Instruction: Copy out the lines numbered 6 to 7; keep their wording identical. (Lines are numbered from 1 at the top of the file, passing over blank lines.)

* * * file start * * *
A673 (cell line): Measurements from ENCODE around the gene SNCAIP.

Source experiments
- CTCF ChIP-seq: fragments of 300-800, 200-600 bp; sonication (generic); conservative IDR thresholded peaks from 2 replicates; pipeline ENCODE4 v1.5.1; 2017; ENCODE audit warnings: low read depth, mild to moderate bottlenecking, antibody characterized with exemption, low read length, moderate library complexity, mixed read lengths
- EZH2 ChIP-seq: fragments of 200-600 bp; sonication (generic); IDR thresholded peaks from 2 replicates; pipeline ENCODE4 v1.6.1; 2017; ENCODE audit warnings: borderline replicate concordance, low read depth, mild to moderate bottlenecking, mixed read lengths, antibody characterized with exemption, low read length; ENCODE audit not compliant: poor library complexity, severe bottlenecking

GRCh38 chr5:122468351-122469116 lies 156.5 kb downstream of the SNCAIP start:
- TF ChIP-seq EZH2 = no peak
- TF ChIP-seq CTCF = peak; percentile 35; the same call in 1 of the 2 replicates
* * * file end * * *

- TF ChIP-seq EZH2 = no peak
- TF ChIP-seq CTCF = peak; percentile 35; the same call in 1 of the 2 replicates